As the holidays approach, everybody turns to childhood classics for a little sentiment and nostalgia. Movies like “Elf” (2003), “It’s A Wonderful Life” (1946) and “Love Actually” (2003) fill our screens and hearts while we try to remember the holidays as times of joy and family instead of a yearly platform for that one uncle to quip about gender roles.
A movie that many think of is the 1990 John Hughes classic “Home Alone,” complete with pre-pizza-band Macaulay Culkin and Joe Pesci in a role hauntingly close to his turn in “Goodfellas” (1990). Everyone remembers the joy of watching some attentive parents abandon their (really annoying) child and then watching said child repeatedly attempt to murder two crooks with “Saw”–like torture devices.
Equally famous is the 1992 sequel “Home Alone 2: Lost in New York,” a wonderful film about Culkin’s character grappling with the crisis that was bumping into 1990s Donald Trump in a hotel. There’s also a woman with birds, but that’s kind of freaky, so we’ll move past it. Same goes for Rob Schneider.
However, few people recall that five years after the sequel, a new creative team and cast would make a third film so remarkable that it would live in my memory forever. “Home Alone 3” was the best thing to come out of 1997, a movie so touching and yet so absolutely destructive that it would bring Eastern European crooks, North Korean missiles and a young Scarlett Johansson questioning her career choice together in a blend of zany fun!
Dive in and follow the story of some truly classic villains putting a potentially world-ending MacGuffin into a little remote control car (just one of the charms of the 1990s that permeates, painfully, throughout the film) and then losing that RC car at airport security. Can you say hijinks?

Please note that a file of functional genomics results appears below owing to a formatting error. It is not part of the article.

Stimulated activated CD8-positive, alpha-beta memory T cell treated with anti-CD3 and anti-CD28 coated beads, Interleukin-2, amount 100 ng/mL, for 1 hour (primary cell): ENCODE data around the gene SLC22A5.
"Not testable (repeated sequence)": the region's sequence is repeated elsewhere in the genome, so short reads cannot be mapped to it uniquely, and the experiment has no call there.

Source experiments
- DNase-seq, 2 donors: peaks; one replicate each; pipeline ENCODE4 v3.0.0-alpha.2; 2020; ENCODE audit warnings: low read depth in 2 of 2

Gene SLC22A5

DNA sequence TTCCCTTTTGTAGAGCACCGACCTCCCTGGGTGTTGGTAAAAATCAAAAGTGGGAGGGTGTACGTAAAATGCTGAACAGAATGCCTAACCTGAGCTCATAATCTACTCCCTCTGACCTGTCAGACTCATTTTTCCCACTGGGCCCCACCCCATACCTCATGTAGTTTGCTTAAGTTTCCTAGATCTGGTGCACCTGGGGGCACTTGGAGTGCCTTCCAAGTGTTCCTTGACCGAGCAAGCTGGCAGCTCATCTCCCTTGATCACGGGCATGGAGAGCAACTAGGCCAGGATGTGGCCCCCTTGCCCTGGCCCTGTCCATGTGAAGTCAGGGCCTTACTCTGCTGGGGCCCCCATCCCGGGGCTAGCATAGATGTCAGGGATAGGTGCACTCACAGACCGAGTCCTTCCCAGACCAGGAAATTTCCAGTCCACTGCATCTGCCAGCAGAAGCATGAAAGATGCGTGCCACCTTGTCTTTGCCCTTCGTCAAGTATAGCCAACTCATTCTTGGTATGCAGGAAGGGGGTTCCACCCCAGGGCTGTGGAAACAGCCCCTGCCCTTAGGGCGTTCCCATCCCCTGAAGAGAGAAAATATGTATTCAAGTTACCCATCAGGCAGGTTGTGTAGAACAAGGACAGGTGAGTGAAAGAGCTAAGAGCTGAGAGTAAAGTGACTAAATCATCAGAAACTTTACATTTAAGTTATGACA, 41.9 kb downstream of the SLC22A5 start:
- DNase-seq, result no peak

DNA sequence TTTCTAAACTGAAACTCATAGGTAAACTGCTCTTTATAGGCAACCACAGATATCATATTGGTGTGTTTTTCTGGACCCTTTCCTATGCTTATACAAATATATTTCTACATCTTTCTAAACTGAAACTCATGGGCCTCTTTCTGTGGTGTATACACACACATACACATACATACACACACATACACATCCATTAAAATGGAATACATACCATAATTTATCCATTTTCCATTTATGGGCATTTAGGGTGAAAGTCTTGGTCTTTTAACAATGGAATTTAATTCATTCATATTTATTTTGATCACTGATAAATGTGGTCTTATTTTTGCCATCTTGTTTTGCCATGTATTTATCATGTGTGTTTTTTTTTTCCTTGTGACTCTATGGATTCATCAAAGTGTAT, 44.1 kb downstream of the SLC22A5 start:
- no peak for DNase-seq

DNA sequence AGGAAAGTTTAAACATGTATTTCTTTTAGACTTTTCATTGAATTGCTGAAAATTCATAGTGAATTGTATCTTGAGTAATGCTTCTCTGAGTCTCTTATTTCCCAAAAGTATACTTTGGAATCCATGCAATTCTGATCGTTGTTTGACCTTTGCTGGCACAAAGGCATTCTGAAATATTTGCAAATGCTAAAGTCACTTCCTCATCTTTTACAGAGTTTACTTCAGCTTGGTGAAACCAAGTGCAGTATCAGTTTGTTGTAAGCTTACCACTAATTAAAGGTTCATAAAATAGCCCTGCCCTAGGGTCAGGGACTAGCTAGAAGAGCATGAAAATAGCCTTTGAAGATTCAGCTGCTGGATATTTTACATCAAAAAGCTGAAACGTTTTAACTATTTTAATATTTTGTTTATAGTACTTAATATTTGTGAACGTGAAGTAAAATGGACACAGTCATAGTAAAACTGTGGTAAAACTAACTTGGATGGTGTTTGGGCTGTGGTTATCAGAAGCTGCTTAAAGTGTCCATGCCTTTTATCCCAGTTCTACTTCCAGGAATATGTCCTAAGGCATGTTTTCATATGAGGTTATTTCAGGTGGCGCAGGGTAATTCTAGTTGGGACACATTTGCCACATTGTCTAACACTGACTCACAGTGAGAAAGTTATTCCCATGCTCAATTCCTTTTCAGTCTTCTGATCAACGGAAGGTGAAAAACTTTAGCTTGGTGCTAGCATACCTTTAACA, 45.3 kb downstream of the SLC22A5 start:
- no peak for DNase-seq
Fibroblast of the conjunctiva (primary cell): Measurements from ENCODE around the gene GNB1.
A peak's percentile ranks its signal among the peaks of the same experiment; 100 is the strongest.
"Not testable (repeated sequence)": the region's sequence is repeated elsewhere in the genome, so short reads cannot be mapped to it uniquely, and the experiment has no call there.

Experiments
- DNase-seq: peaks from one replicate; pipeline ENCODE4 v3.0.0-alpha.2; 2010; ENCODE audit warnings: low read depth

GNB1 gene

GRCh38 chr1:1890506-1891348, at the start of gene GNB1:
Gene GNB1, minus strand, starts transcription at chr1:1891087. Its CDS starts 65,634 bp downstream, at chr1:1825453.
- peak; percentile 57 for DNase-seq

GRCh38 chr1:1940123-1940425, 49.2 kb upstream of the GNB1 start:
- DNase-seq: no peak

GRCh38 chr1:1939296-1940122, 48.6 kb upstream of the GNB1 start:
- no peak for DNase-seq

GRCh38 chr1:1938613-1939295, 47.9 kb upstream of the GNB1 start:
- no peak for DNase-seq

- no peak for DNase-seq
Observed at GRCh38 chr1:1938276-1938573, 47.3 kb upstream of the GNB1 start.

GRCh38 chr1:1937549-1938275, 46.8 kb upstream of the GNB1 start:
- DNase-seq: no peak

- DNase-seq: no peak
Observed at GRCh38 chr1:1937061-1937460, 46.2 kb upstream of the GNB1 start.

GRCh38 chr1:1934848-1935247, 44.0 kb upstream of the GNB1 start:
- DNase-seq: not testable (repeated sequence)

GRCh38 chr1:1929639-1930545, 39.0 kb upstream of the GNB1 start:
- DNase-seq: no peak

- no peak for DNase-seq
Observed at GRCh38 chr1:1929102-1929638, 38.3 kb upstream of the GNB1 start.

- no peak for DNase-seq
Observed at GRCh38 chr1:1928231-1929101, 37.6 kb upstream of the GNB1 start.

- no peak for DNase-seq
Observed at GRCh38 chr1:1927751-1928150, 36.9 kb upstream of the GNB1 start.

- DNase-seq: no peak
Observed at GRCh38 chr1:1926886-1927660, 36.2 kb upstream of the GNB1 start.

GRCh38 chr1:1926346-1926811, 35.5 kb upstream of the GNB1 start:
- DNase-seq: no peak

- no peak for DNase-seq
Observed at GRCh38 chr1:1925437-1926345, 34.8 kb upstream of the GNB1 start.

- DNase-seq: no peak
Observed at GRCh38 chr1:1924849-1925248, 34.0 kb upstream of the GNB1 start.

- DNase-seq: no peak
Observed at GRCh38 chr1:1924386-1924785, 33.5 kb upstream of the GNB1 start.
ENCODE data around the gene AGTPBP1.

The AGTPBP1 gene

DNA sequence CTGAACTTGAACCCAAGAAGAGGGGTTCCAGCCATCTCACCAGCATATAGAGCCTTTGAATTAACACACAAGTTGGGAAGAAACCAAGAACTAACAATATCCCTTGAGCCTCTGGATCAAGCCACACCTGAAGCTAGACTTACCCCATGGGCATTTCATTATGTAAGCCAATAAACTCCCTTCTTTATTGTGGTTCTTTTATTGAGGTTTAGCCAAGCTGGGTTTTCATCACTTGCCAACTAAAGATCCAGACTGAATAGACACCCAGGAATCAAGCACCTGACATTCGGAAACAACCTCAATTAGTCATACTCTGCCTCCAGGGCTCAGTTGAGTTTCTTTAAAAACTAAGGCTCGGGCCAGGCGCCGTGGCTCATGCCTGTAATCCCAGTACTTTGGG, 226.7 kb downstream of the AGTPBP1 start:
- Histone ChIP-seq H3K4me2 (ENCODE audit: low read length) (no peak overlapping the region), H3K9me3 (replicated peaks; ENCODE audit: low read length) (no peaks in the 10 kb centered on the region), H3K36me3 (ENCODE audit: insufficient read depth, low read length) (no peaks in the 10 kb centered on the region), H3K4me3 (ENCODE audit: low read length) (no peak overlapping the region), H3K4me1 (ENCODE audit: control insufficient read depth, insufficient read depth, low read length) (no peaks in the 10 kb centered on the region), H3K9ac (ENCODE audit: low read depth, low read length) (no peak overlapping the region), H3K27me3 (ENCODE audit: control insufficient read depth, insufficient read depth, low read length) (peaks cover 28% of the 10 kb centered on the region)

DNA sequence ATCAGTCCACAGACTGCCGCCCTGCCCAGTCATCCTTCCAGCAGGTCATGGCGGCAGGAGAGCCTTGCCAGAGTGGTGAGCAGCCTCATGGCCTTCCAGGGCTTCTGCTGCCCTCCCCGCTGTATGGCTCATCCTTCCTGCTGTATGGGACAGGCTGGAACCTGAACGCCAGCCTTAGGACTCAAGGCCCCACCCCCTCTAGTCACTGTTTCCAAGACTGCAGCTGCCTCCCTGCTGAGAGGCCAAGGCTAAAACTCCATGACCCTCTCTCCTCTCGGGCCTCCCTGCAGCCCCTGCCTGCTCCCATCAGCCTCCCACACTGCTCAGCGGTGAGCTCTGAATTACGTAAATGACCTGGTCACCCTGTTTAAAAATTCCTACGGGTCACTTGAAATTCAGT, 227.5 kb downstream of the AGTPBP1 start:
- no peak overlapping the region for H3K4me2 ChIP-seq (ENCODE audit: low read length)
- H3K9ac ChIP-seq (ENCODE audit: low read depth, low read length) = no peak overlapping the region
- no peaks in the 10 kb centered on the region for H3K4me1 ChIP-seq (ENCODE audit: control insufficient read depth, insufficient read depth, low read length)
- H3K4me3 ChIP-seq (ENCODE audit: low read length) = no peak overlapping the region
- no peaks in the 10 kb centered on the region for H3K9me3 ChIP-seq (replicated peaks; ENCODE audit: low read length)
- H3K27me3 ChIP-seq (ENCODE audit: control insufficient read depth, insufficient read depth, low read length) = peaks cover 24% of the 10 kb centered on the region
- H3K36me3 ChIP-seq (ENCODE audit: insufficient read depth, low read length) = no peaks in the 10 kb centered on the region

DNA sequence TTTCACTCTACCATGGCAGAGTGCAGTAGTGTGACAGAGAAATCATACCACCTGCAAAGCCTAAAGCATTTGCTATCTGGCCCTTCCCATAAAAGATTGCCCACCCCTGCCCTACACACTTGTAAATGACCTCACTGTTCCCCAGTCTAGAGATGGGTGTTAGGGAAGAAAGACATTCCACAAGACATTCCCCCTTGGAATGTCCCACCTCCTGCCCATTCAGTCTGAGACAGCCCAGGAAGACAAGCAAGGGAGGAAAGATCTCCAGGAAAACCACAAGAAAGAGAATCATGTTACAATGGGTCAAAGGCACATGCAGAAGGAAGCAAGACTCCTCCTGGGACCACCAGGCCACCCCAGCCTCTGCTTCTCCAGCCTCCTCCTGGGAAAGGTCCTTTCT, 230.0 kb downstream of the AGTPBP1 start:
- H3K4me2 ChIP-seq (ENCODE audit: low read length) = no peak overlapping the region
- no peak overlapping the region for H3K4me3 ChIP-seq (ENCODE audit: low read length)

When young Alex Pruitt (a knockoff Macaulay) ends up with the RC car, he enters into a cat-and-mouse chase with the four crooks that features a truly remarkable amount of shots from the view of the car. There are so many, in fact, that you find yourself wondering whether a few 12-year-olds were given a $30 million budget that resulted in this movie.
Almost as important is the beautiful story of friendship between Alex and his pet mouse Doris, a duo so electric on screen it’s a mystery why neither of them ever made it big. They engage in classic banter with Johansson’s character, Alex’s brutally mean older sister, who is the also only person to emerge from “Home Alone 3” with an actual career.
The film stumbles upon its finale that includes a brash arrival of the FBI, a literal parrot driving an RC car and lighting fireworks. Oh, and an old lady is almost murdered, but it’s cool. So, if you’ve been charmed by the hilarious violence of the first movie and its avian sequel, I urge you to visit the completion of the trilogy, if only for some topical talking points about the nuclear crisis for your IR class.